Commercial Building Energy StorageGrid-based energy storage, battery storage solutions for renewable energy application, and effective storage technologies that reduce power and energy intermittence problems are leading topics in today’s energy media and across a variety of R&D initiatives. We strongly agree that widespread adoption of storage across energy infrastructures will be key to solving our growing electricity supply challenges. But we’re also strong advocates for storage applied closer to home, or office, as it were.

Commercial buildings can (and do) reap an amazing array of benefits from installed storage technologies. Be it thermal or electrochemical storage tech, key benefits of installing energy storage at business locations like large office buildings, manufacturing facilities, warehouses and multi-use commercial structures are many and far-reaching. Notably, commercial building energy storage:

  • Delivers higher reliability and consistency.

If your operations require power and energy intensity, and its consistency directly affects the quality and/or efficiency of your output, the reliable, uninterruptible power supply (UPS) that advanced battery storage delivers in an otherwise intermittent supply situation will directly benefit operations on the line and thus output-related financials.

  • Reduces your peak electricity demand charges.

If your utility passes along the varying cost of electricity (time of use/ TOU rates), you know that the energy you pull off the grid at peak hours of your operation are more expensive than at times of low demand respective to needs of average regional users. Storage will help you load up on energy in off-peak hours at a lower cost so that you can utilize it when you most need it at the reduced rate.

  • Creates future budgetary security.

Energy costs are volatile and will likely only increase as demand grows, generation technologies struggle to meet the demand, and resources become scarcer. The reduced costs of energy now via storage applications will increase financial security for you in the future.

  • Promotes higher utilization of your energy infrastructure.

Since energy storage will help reduce your energy costs, you’ll better empower your employees – from operations managers to entry-level thermostat lovers – to more freely use energy to increase production and service quality or simply make the working environment more comfortable to increase personal productivity.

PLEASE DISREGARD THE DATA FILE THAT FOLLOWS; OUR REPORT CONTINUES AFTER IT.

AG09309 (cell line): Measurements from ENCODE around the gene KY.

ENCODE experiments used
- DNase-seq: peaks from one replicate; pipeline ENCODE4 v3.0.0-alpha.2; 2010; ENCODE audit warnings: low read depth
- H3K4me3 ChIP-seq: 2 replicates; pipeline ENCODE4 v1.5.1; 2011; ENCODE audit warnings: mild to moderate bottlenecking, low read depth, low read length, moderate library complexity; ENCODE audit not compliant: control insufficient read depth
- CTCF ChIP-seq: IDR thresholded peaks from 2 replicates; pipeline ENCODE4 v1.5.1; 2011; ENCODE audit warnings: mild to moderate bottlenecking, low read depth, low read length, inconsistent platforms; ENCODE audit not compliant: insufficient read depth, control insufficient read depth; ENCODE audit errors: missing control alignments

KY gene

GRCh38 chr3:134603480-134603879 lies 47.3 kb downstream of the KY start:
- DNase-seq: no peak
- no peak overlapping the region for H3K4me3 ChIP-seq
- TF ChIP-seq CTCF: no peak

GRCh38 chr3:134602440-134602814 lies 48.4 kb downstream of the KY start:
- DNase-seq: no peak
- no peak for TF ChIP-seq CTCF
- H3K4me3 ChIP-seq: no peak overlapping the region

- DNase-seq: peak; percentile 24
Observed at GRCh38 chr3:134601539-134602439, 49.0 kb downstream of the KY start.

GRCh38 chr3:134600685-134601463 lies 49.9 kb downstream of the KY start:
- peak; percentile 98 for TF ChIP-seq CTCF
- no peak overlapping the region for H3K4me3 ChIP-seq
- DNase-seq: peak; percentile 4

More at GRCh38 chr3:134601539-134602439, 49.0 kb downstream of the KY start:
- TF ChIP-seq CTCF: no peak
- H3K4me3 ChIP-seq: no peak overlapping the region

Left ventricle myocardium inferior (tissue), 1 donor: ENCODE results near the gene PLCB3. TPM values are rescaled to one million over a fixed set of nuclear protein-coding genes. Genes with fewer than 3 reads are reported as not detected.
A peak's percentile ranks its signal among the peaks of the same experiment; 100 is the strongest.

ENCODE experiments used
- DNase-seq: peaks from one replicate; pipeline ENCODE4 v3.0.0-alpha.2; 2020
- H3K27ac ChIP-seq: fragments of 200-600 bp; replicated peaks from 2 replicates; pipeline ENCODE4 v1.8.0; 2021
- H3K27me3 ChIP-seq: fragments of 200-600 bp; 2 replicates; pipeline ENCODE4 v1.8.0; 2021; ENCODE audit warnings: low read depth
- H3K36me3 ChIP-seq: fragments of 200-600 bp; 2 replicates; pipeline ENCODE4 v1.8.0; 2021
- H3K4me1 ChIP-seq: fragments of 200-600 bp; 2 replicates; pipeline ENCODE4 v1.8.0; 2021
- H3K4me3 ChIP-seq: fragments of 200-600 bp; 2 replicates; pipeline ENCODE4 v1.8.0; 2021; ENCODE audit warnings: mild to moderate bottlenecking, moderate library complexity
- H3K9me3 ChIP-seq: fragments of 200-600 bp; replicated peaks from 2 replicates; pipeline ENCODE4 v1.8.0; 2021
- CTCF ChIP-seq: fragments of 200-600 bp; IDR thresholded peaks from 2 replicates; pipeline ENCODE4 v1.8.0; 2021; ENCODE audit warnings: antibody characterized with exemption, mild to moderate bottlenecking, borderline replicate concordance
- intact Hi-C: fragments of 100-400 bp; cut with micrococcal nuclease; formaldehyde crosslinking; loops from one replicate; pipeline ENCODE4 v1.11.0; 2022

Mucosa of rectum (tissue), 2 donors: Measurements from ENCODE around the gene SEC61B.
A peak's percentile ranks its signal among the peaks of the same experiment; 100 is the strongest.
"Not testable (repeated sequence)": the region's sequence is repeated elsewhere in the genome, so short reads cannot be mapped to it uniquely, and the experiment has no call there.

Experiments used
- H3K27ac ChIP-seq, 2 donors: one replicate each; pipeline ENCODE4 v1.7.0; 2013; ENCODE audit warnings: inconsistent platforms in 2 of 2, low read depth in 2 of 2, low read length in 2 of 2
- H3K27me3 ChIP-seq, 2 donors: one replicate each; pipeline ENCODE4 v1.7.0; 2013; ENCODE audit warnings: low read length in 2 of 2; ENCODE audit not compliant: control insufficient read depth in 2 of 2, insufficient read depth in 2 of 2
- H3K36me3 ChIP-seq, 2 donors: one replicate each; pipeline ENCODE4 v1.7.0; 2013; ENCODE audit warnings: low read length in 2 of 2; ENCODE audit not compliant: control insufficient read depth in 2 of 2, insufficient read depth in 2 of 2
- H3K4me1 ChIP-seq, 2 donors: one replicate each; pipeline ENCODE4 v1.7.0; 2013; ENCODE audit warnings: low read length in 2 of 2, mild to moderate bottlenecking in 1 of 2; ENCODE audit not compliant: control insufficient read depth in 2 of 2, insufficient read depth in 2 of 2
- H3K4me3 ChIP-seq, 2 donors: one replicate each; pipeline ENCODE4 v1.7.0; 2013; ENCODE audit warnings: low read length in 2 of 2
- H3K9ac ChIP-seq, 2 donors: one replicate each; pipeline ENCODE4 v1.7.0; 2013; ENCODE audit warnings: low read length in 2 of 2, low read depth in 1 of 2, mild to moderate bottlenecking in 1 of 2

• Prepares you for smart grid interaction.

Even if your buildings aren’t connected to a smart grid now, they likely will be in the future. Energy storage is a key element of building-smart grid interaction and will help you deal effectively with intermittency issues from and to the grid, especially as more renewable technologies are utilized.

  • Provides potential tax break incentives.

Depending on your location, installing energy storage may result in tax breaks for your business that offset the cost of installation. Energy storage is increasingly regarded as a stand-alone technology within alternative energy incentive programs that also incentivize installed renewable energy and energy efficiency measures. In the U.S., the Energy Storage Act of 2012 may provide up to a 30% tax break, though some already exist in states such as California and Texas.

Whether you develop commercial properties in the heart of America or head up operations for a major manufacturing company based in China, energy storage will provide you considerable, consistent budgetary savings that help stretch your profit margins. If you then pass those savings to your clients and customers, you’ll see that investment stretch your returns exponentially. With commercial energy storage, the bottom line is your bottom line.

If you’re looking seriously at the benefits of energy storage for your business, BeVault and companies like ours can help you put together a needs assessment and strategy to start reducing your costs and increasing the productivity of your energy in the short and long terms. Contact us.

If you are searching for a more in-depth look at commercial energy storage applications, technological potential, market trends, and contributing factors to industry growth, check out Pike Research’s recent report Energy Storage in Commercial Buildings

Donald Sadoway’s TED Talk on Grid Energy Storage for Renewable Energy

Donald Sadoway’s recent TED Talk “The missing link to renewable energy” has gone viral, and in the face of our national and world energy needs, the huge potential of renewable energy sources to meet those needs, and hundreds of organizations invested in just that, there’s little question why.

Sadoway’s key point is that the way to address renewable energy’s problems of intermittency is with storage. He asserts, and much of the battery energy storage industry is growing up around the principle, that the battery is the enabling device that will finally make renewables the go-to source for electricity in the world. He talks about a specific kind of liquid metal battery he is developing, but the assertions of application apply to a broad range of energy storage technologies being developed today. Sadoway does a good job in this talk of pointing out ways of applying lessons learned during his work at MIT to support development across the spectrum of grid energy storage possibilities; definitely worth a watch (and a share).

“With a giant battery, we’d be able to address the problem of intermittency that prevents wind and solar from contributing to the grid in the same way that coal and gas and nuclear do today.” – Donald Sadoway, TED 2012